Tanzania Telecommunication Regulatory Authority (TCRA), he claimed, has already set the deadline for Tigo to comply with the law, threatening to de-license upon any violation.

He informed the court that his client was so desperate as he was majority shareholder in Tigo.

In their order, however, the justices of the appeals court noted that though the question of urgency was pertinent in the matter, they were of the view that determination of the new application for review first was of crucial importance.

On February 27, this year, the justices dismissed all the grounds of objections the two companies had raised for lack of legal merits. The two companies had alleged, among others, that the revision proceedings were incompetent since Millicom (Tanzania) NV had alternative remedies. Among the remedies, the lawyers submitted, included filing a separate suit.

They had contended further that the proceedings were incompetent for non-joinder of the parties and that the same were bad in law for containing incomplete records.

There have been ranges of claims regarding the transfer of Tigo shares, with Millicom (Tanzania) NV, a limited liability company registered under the laws of Curacao, claiming to control majority shares of MIC Tanzania Limited, which is registered in Tanzania.

The source of the dispute can be traced way back in 2002 when a Briton, Mr James Bell, filed a Civil Case No. 306/2002 against MIC UFA Ltd, Millicom International Cellular SA and MIC Tanzania Limited.

In the case, Millicom NV was not a party. Mr Bell, the plaintiff in the proceedings, managed to get a default judgment against MIC UFA Limited and Millicom International Cellular SA only in March 2005.

The Plaintiff attempted to execute the judgment against shares in Tigo, but could not because High Court Judge Laurian Kalegeya, as he then was, on November 7, 2009 ruled that the shares were not owned by Millicom International Cellular SA, but rather Millicom NV, a wholly separate legal entity.

However, on February 18, 2014, the plaintiff filed another application for execution against the same shares, which the applicant claimed were owned by Millicom International Cellular in Tigo.

On June 17, 2014, the District Registrar, Ms Pamela Mazengo, appointed Mr Mustafa Nyumbamkali of Super Auction Mart & Court Brokers as auctioneer and issued a prohibitory order attaching the shares Millicom International Cellular owned in Tigo.

The non-existent shares were purportedly sold by way of an auction on November 5, 2014 to an offshore company, Golden Globe International Services limited, allegedly controlled and beneficially owned by Mr Yusuf Manji.

On November 10, 2014, the Registrar issued a certificate of sale, concluding the execution in shares of Millicom International Cellular in MIC Tanzania limited.

Legislators Pass Judicial Law

By Nasra Bishumba

Parliament has passed the draft law determining the organisation and functioning of the Judiciary.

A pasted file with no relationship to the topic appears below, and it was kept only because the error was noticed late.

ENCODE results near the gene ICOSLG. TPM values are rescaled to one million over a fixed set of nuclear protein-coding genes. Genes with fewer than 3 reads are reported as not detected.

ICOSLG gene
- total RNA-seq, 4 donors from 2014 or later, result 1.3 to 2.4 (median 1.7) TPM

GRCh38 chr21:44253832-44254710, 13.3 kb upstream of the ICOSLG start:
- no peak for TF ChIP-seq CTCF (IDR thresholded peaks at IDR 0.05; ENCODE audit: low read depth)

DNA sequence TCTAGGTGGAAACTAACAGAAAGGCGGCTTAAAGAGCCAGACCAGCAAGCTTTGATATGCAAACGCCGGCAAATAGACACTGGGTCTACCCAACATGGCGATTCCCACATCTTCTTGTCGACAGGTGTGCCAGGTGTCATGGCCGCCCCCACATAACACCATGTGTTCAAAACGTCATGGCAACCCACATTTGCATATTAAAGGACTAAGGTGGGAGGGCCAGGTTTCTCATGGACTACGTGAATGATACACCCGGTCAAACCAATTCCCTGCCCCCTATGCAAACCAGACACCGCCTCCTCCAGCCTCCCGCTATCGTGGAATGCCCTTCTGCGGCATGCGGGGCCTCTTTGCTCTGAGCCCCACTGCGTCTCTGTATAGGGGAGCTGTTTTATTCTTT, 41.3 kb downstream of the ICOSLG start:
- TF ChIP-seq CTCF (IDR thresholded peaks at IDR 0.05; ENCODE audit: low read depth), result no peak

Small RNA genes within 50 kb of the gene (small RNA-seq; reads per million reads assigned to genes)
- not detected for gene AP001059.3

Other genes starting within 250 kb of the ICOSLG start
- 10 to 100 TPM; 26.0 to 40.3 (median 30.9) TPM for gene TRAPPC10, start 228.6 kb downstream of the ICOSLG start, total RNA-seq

The new law was passed as a necessity, especially after the adoption of the country’s Constitution in 2003 and its later revision in 2015.

The Chairperson of the parliamentary Standing Committee on Political Affairs, Alfred Rwasa Kayiranga, told members that the new law will facilitate the smooth functioning of the Judiciary.

“After the adoption of Constitution of 2003 revised in 2015, it was found necessary to review some laws relating to the judiciary. In order to achieve its goal, the Judiciary has realised that the review of those laws was necessary to facilitate the smooth functioning of the organ,” Rwasa said.

“Among the laws are those relating to the organisation, jurisdiction and functioning of the judiciary that must be harmonised and compiled in one legal text.”

What is new?

The High Council of the Judiciary is the supreme organ governing the Judiciary and in charge of setting general guidelines governing the organisation of the Judiciary.

The president of Court of Appeal and the Chief Registrar of the Supreme Court are among members of High Council of Judiciary so that Office of the Registrar is also represented.

In this draft law, the judge of the Supreme Court elected by his colleagues was removed because the Supreme Court is already represented by the president and vice-president and will be composed by five judges only.

In ordinary court, a Court of Appeal was added and there will be a single judge unless the president decides otherwise something that was done to help in handling cases on time and in reducing backlog in Supreme Court.

In the intermediate court, there will be a Chamber in charge of economic crimes, while the ordinary chamber will handle minors’ cases and family matters whereas the labour chamber will be combined with both labour and administrative issues.

But MP Juvenal Nkusi expressed his worry over what he said could be a conflict of responsibilities.

“This is a law that gives way for other laws that will be established. However, I am seeing that there is an Executive Secretary and then an Executive in the Supreme Court and I suspect that there could be a clash of duties,” he said.

The Spokesperson of the Judiciary, Emmanuel Itamwa Mahame, told The New Times that the new law will make accessing information concerning the judicial operations way easier as compared to the past, where laws governing the institution were scattered.

“Previously, there was a law that governed the High Council of the Judiciary, and then there was one that governed the management of the Supreme Court and several other different laws concerning the judiciary. But the new law now means that all the laws to do with the Judiciary and its functions are going to be combined in one and this make access to information even easier,” he said.